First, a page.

Journal of Addiction & Addictive Disorders Category: Clinical Type: Short Communication
Predictors of Relapse in Patients with Opioid Addiction during Buprenorphine–Naloxone Maintenance Treatment
- Murat Kuloglu1, Fatih Canan1*, Ahmet Hakki Asik2, Hacer Yalniz3, Nilufer Yalincetin4, Omer Gecici1
- 1 Department Of Psychiatry, Akdeniz University School Of Medicine, Antalya, Turkey
- 2 Psychiatry Clinic, Afyonkarahisar State Hospital, Afyonkarahisar, Turkey
- 3 Alcohol And Substance Addiction Treatment And Research Center, Akdeniz University, Antalya, Turkey
- 4 Alcohol And Substance Addiction Treatment And Research Center, Akdeniz University, Antalya, Turkey
*Corresponding Author:Fatih Canan
Department Of Psychiatry, Akdeniz University School Of Medicine, Antalya, Turkey
Received Date: Dec 15, 2014 Accepted Date: Jan 24, 2015 Published Date: Feb 06, 2015
Methods: In this retrospective study, we evaluated the records of patients who sought and had received any treatment with BNC for opioid addiction in an addiction treatment center during three months period. Relevant data such as socio-demographic variables, drug use history, and opioid use patterns were gathered from the records.
Results: At least three months after BNC maintenance treatment, relapse rate was 66.6%. Patients who were not married and those with an education of less than 8 years were more likely to relapse to opioid use. We also found a relationship between average daily heroin doses and relapse as reflected by illicit opioid use during treatment.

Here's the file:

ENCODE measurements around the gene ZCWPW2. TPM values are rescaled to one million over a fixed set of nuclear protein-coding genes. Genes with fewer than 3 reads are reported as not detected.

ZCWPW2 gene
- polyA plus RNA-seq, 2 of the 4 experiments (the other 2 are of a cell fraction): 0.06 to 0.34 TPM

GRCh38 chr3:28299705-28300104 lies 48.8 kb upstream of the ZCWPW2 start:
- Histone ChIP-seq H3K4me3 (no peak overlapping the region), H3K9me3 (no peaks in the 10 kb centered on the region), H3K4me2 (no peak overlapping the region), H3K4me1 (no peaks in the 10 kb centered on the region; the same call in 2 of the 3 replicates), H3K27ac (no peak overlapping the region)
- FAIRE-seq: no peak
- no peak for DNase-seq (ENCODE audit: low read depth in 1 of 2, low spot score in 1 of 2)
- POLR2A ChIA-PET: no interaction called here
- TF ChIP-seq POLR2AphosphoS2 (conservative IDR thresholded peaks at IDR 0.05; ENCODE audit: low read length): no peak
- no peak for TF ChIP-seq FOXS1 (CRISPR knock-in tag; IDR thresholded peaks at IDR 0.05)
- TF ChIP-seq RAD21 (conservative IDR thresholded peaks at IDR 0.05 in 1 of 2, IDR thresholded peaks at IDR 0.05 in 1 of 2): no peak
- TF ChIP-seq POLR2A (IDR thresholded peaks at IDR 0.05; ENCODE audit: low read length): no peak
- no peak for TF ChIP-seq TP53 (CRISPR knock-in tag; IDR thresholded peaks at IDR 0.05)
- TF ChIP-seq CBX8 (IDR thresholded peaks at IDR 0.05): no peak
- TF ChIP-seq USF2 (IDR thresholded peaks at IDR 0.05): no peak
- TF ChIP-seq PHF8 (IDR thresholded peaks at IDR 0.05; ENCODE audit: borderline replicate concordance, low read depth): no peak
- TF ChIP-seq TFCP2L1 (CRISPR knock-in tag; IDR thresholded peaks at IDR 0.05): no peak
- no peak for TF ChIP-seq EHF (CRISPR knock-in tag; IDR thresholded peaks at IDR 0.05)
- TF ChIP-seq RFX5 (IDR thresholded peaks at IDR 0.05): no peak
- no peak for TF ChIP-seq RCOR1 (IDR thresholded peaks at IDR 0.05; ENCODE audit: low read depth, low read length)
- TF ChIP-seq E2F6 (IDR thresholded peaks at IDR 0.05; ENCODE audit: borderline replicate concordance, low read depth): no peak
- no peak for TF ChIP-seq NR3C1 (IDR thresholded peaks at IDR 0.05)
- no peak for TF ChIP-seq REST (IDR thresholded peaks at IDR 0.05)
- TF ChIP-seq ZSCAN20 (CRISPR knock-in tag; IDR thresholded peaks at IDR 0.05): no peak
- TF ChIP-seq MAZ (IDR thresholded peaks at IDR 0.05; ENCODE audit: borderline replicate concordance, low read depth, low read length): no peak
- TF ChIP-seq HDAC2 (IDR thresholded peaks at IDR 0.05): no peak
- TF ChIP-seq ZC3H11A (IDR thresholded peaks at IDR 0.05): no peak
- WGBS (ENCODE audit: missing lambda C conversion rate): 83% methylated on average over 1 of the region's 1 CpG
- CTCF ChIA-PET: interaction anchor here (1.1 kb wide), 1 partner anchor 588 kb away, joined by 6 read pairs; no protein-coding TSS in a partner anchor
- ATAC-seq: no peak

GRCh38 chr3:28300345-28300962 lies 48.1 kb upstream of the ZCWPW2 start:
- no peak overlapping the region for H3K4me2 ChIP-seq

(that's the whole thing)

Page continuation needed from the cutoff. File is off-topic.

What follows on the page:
Conclusions: Future research is needed to reveal whether determining these factors and establishing adequate interventions may lead to improved treatment outcomes.
The goal of this study was to evaluate the predictors of three months retention rate with buprenorphine-naloxone treatment among a sample of patients with opioid addiction.
MATERIALS AND METHODS
Statistical analysis was done by SPSS statistical software (SPSS for windows 16.0, Inc., Chicago, IL, USA). The distribution of the data was tested using the Kolmogorov-Smirnov test. If distributed normally, data were shown as means and standard deviations and compared with Student’s t-test. Non-normally distributed data were described as median (25th percentile; 75th percentile). The non-parametric Mann–Whitney U test was used to detect differences in non-normally distributed continuous variables between patients who relapsed and those in retention. Age was the only normally distributed variable and all other continuous variables were found to be non-normally distributed. Categorical variables were compared using chi-square test.
The mean (±standard deviation) age of the study population was 25.7 ± 6.7 years. There were only four (6.5%) females in the cohort. Most of the patients were single (78.3%) and unemployed (65%). At least three months after BNC maintenance treatment, relapse rate was 66.6%. The comparison of patients who had relapsed and those who had not relapsed is presented in Table 1.
|Relapse within 3 months
|Retention within 3 months
|Age*||25.3 (5.9)||26.7 (8.2)||0.464|
|Gender**||Female||3 (7.5)||1 (5)||0.714|
|Male||37 (92.5)||19 (95)|
|Marital status**||Single||35 (87.5)||12 (60)||0.020|
|Married||5 (12.5)||6 (30)|
|Education**||5 years||5 years||0||0.017|
|8 years||19 (47.5)||16 (80)|
|11 years||12 (30)||2 (10)|
|>11 years||1 (2.5)||2 (10)|
|Employment status**||Employed||14 (35)||7 (35)||0.616|
|Unemployed||26 (65)||13 (65)|
|Duration of opioid use prior to treatment**||< 1 year||3 (7.5)||5 (25)||0.173|
|1-3 years||7 (17.5)||4 (20)|
|4-5 years||14 (35)||3 (15)|
|>5 years||16 (40)||8 (40)|
|Comorbid cannabis use||Yes||7 (17.5)||5 (25)||0.494|